Start date: 10 May 2016
Return date: 13 May 2016
Approximate distance cycled/walked: 125 miles
It seemed like a good idea: to combine a staycation with a bit of birding, exercise, and getting to know NWT nature reserves better in the southern half of the county. May was selected as propitious. I would travel by bicycle and stay at inns on an itinerary starting and ending at my home in Old Costessey.
A good idea, then, except that rain had set in firmly by 9am, and my departure was delayed by the discovery that my telescope tripod –strapped to my back in a triangular back-pack - started knocking on my cycle helmet as soon as I pulled out of the drive.
I finally arrived at the Wayland Wood car park, wet through. I changed into walking boots, set off pushing my bike around the reserve (bear in mind that I had paniers laden with luggage - an easy target for opportunists, if left unattended). I bumped into two NWT employees endeavouring to get their vehicle out of a muddy rut. They had been removing copious quantities of ash from the burning of coppiced timber: no market, apparently, because the ‘ash’ can be contaminated with refuse – a bittersweet consequence of public access? I saw a few others, mostly dog-walkers, with dogs ‘on’ and ‘off’ leads.
I finally reached Thompson Common, but couldn’t get my ‘push-bike’ through the narrow gate intoo the NWT-controlled areas. So instead I took the Pingo trail to the south of the Common, eventually coming across an NWT sign to Thompson Water. A mysteriously quiet and secluded water body. Warblers chirping everywhere. Mostly, it was the sight of coot dotted about on the water on their nests, which was special. Swans, too, and a couple of Canada Gees flying in, making a lot of noise. This seemed like a natural place, and a cuckoo heralded its presence before I left.
It is clear to me that the secrets of the Breckland Reserves reveal themselves reluctantly. Hockham Fen, for instance: although only a few kilometres only from Chequers Inn where I had stayed, it took half an hour and conversations with several dog walkers finally to discover what I think must have been the ‘Viewing Point’ referred to in the Reserves Handbook. That said, however, the view over the mire against a misty backdrop of trees, was very tranquil – a perfect setting for the ducks, geese, swans and egrets that gradually revealed themselves.
Thence to East Wretham Heath. Access to the reserve areas is via specially large cattle gates, thank goodness! I could get my bike in (to push it) to the Hide. What struck me at East Wretham was the extraordinary number of corvids – black dots all over the heath and noisy crowds in the plantation. The sound of a cuckoo, and warblers near the hide, but not much else in evidence.
I took the Drove Road west as it seemed the most direct route connecting with the road to Lynford. Quite difficult riding – constantly up and down, deep ruts, puddles and soft ground. Cuckoos en route.
Weeting Visitor Centre: arriving ca. 3.30pm – at last the rainfall seems to be over - bedraggled, hot, wet, desperately thirsty, and – I fear –wiffy! Sophie, the Centre Manager, gave me some pointers, allowed me to lock up my bike securely, and off I set. I was struck by touches like the raked paths through the trees to the hides and, especially, to the Forest Walk, which I took.
Saw two Stone Curlew from the West Hide, and was pleased to be able to show them to the ladies already in the hide through the telescope I had carried on my back from Norwich - some justification for the effort. An iPhone was the only camera but an attachment allowed me to use it in conjunction with the telescope. Visibility was poor and the floor of the hide prone to vibration, so the photographic results were correspondingly poor.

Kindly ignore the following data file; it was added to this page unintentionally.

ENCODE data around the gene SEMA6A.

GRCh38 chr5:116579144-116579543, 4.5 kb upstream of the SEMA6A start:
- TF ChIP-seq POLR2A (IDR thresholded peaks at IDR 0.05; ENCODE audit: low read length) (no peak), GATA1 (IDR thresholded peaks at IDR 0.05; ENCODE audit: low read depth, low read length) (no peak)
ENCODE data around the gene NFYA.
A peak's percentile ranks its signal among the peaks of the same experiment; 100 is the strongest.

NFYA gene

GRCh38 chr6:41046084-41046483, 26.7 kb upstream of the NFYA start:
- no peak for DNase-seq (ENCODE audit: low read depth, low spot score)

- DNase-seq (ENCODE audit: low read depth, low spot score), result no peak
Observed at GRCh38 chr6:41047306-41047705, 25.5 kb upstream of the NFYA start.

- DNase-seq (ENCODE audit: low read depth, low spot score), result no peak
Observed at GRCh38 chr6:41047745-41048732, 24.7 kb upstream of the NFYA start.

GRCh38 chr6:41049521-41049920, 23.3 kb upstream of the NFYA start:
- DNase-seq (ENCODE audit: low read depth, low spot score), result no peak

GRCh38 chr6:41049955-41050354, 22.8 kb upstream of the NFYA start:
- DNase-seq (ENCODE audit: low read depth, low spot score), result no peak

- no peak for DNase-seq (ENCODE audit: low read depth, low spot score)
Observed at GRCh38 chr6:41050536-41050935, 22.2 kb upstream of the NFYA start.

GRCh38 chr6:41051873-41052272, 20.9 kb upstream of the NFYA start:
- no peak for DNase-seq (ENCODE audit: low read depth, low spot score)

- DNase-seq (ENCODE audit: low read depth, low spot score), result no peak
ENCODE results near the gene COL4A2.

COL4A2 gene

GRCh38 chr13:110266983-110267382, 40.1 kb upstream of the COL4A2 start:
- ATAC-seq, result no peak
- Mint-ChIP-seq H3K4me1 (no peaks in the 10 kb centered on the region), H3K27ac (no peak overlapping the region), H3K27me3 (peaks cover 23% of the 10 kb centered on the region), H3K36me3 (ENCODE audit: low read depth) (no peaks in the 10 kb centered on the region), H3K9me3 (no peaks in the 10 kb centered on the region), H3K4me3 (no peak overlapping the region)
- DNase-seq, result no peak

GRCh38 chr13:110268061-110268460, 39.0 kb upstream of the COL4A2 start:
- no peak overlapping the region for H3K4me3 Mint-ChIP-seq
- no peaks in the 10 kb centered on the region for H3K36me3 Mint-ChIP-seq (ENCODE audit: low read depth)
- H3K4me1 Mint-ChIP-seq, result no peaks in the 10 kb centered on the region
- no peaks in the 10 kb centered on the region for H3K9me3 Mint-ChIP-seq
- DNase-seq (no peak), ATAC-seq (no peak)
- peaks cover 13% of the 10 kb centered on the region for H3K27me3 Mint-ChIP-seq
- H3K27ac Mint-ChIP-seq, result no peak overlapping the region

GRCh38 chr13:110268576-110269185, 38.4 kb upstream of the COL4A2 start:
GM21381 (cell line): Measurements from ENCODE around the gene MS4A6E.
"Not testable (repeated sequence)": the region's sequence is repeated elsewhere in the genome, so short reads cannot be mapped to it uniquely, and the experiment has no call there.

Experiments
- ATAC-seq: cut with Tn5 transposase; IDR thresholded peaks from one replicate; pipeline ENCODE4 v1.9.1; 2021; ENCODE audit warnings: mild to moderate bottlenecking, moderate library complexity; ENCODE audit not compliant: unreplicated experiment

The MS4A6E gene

My most interesting spotting announced itself first as a loud song in the bush next to the visitor centre. I poked my head slowly into the bush, as the song continued. This was a lower register, more varied song than the Goldcrest. Finally, at 1.5m distance, I could clearly see the greenish back, and the yellow-orange head-stripe... a Firecrest. A UK first for me!
The ride from Thetford to East Harling via the Forest was delightful: Forestry Commission Forest Holiday Camps from time to time. The final leg via Quidenham to New Buckenham was positively alive with yellowhammers, singing their song (sometimes without ‘cheese’) and regularly displaying on the bushes beside the road.
New Buckehham Common: thankfully, possible to push a bike around the Common, and to negotiate the cattlegate at the crossing over the stream. I explored the north side only, including the main pond, buttercups, orchids (including the green-winged orchid) and various water plants. Saxifrange and Cowslips but not many showing birds. Linnet? A pair of Greylag Geese looking very much at home, and an egret flew in just as I was leaving.
My route to Lower Wood, Ashwellthorpe took me NE along lanes between low hedgerows and directly into the wind, which made the going difficult. On one leg, I was again accompanied by yellowhammers.
At the Wood, I was able to get my bike through the gate, and do the ‘nature trail’ circuit –Wild garlic (Ramsons) everywhere, along with bluebells and early purple orchid. Blackcap and chiffchaff singing. A great spotted woodpecker and maybe a flycatcher. Evidence of coppicing, and – of course – the area of new hornbeam planting protected by an electric fence.
From Lower Ashwellthorpe Wood, I cycled northeast to Hethel Church to view the country’s smallest nature reserve; Hethel Old Thorn. The interpretation panel was partly obscured by (what I assume was) cow parsley.
So that concluded my visits to eight NWT sites, and all that remained was the cycle ride home. I would definitely consider doing it again, but next time making enquiries beforehand about ease of access for bicycles (for pushing, not cycling). I would also reconsider my method of carrying the tripod!